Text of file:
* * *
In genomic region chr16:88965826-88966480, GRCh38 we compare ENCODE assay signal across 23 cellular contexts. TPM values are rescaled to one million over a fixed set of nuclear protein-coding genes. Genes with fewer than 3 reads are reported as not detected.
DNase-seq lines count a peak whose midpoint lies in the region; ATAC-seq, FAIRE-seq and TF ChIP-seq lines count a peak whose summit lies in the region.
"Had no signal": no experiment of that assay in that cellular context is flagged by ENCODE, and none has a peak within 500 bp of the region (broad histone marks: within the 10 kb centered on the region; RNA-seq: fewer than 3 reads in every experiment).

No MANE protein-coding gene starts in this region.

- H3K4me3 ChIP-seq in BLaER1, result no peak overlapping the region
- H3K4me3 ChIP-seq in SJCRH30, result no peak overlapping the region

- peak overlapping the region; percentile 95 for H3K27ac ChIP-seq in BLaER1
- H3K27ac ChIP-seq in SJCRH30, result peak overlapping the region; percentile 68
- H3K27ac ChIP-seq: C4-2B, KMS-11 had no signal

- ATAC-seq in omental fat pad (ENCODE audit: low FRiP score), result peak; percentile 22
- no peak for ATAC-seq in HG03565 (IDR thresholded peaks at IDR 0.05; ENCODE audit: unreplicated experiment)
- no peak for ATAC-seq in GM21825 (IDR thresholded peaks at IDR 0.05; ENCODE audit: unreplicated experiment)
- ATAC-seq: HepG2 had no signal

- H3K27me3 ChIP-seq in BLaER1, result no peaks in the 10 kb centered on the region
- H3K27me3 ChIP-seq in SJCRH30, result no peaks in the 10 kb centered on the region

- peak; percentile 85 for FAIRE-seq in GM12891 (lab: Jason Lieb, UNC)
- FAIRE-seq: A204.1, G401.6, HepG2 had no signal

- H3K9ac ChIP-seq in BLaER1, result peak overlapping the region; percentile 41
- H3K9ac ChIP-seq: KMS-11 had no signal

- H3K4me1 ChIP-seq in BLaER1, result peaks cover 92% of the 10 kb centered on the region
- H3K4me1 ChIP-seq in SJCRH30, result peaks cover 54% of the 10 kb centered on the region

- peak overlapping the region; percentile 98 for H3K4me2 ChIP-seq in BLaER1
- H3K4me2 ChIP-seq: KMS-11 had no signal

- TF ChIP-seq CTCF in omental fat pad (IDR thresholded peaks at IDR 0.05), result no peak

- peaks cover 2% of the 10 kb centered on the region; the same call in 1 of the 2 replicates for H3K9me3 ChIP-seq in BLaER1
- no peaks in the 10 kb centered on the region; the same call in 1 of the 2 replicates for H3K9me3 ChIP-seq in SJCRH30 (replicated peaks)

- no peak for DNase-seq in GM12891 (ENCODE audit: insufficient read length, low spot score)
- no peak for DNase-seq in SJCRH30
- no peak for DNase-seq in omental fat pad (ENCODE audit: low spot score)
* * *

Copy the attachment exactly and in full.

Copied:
In genomic region chr16:88965826-88966480, GRCh38 we compare ENCODE assay signal across 23 cellular contexts. TPM values are rescaled to one million over a fixed set of nuclear protein-coding genes. Genes with fewer than 3 reads are reported as not detected.
DNase-seq lines count a peak whose midpoint lies in the region; ATAC-seq, FAIRE-seq and TF ChIP-seq lines count a peak whose summit lies in the region.
"Had no signal": no experiment of that assay in that cellular context is flagged by ENCODE, and none has a peak within 500 bp of the region (broad histone marks: within the 10 kb centered on the region; RNA-seq: fewer than 3 reads in every experiment).

No MANE protein-coding gene starts in this region.

- H3K4me3 ChIP-seq in BLaER1, result no peak overlapping the region
- H3K4me3 ChIP-seq in SJCRH30, result no peak overlapping the region

- peak overlapping the region; percentile 95 for H3K27ac ChIP-seq in BLaER1
- H3K27ac ChIP-seq in SJCRH30, result peak overlapping the region; percentile 68
- H3K27ac ChIP-seq: C4-2B, KMS-11 had no signal

- ATAC-seq in omental fat pad (ENCODE audit: low FRiP score), result peak; percentile 22
- no peak for ATAC-seq in HG03565 (IDR thresholded peaks at IDR 0.05; ENCODE audit: unreplicated experiment)
- no peak for ATAC-seq in GM21825 (IDR thresholded peaks at IDR 0.05; ENCODE audit: unreplicated experiment)
- ATAC-seq: HepG2 had no signal

- H3K27me3 ChIP-seq in BLaER1, result no peaks in the 10 kb centered on the region
- H3K27me3 ChIP-seq in SJCRH30, result no peaks in the 10 kb centered on the region

- peak; percentile 85 for FAIRE-seq in GM12891 (lab: Jason Lieb, UNC)
- FAIRE-seq: A204.1, G401.6, HepG2 had no signal

- H3K9ac ChIP-seq in BLaER1, result peak overlapping the region; percentile 41
- H3K9ac ChIP-seq: KMS-11 had no signal

- H3K4me1 ChIP-seq in BLaER1, result peaks cover 92% of the 10 kb centered on the region
- H3K4me1 ChIP-seq in SJCRH30, result peaks cover 54% of the 10 kb centered on the region

- peak overlapping the region; percentile 98 for H3K4me2 ChIP-seq in BLaER1
- H3K4me2 ChIP-seq: KMS-11 had no signal

- TF ChIP-seq CTCF in omental fat pad (IDR thresholded peaks at IDR 0.05), result no peak

- peaks cover 2% of the 10 kb centered on the region; the same call in 1 of the 2 replicates for H3K9me3 ChIP-seq in BLaER1
- no peaks in the 10 kb centered on the region; the same call in 1 of the 2 replicates for H3K9me3 ChIP-seq in SJCRH30 (replicated peaks)

- no peak for DNase-seq in GM12891 (ENCODE audit: insufficient read length, low spot score)
- no peak for DNase-seq in SJCRH30
- no peak for DNase-seq in omental fat pad (ENCODE audit: low spot score)